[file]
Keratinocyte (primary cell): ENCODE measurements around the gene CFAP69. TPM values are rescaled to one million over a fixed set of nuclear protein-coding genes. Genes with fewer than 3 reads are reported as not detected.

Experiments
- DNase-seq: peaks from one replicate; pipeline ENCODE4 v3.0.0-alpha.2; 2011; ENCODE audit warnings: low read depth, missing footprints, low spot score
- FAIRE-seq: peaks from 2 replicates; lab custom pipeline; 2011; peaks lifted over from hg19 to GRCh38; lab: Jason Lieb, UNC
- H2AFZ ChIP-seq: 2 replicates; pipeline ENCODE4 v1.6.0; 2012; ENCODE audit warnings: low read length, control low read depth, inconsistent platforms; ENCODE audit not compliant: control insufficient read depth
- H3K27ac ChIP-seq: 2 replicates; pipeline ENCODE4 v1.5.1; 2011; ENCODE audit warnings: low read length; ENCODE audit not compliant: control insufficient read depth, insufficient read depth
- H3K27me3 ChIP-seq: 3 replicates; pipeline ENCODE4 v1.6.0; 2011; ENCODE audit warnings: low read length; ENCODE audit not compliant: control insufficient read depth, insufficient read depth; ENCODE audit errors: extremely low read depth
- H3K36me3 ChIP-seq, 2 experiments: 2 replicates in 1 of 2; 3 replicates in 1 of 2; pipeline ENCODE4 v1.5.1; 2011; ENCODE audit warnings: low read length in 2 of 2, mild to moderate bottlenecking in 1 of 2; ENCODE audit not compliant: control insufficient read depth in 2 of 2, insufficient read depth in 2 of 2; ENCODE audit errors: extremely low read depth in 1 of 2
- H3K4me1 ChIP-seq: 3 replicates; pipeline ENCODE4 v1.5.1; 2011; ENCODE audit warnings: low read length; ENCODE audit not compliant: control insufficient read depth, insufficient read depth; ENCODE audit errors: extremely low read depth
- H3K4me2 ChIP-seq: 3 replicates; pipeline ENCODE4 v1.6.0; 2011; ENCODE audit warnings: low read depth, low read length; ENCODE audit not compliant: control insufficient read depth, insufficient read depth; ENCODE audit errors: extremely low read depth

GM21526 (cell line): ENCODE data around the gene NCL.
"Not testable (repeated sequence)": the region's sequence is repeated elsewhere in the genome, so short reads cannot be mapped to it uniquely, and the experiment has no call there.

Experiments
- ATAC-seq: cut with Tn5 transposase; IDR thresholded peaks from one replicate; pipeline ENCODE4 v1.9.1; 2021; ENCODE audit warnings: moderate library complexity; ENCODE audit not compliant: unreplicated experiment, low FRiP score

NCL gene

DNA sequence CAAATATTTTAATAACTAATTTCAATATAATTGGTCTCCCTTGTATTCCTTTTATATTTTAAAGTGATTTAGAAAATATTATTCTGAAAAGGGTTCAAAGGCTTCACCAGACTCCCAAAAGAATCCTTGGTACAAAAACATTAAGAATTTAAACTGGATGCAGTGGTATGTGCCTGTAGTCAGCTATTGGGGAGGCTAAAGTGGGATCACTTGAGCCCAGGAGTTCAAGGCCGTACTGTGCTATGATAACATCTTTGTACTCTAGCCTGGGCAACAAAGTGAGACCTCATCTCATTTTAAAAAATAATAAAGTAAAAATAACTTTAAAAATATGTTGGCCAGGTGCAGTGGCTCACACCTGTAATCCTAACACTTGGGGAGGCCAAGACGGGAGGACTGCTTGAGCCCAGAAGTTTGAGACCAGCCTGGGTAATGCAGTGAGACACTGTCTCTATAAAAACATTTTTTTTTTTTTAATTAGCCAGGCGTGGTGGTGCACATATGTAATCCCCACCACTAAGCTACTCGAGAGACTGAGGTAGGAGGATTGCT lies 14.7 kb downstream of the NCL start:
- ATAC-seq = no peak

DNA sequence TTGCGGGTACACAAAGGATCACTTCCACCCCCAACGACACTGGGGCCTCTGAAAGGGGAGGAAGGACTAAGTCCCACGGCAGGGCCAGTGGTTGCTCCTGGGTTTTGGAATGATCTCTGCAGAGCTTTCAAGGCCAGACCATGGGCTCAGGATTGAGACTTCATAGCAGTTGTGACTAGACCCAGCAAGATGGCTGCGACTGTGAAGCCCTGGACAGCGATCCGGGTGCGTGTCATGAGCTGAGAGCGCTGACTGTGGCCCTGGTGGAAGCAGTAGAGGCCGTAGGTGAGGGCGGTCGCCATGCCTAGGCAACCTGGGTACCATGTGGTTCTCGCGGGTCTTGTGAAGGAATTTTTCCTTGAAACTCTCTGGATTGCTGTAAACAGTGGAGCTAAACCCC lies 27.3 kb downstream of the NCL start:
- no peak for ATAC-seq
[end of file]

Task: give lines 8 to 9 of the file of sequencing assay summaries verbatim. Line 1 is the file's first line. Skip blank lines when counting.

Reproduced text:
- H3K36me3 ChIP-seq, 2 experiments: 2 replicates in 1 of 2; 3 replicates in 1 of 2; pipeline ENCODE4 v1.5.1; 2011; ENCODE audit warnings: low read length in 2 of 2, mild to moderate bottlenecking in 1 of 2; ENCODE audit not compliant: control insufficient read depth in 2 of 2, insufficient read depth in 2 of 2; ENCODE audit errors: extremely low read depth in 1 of 2
- H3K4me1 ChIP-seq: 3 replicates; pipeline ENCODE4 v1.5.1; 2011; ENCODE audit warnings: low read length; ENCODE audit not compliant: control insufficient read depth, insufficient read depth; ENCODE audit errors: extremely low read depth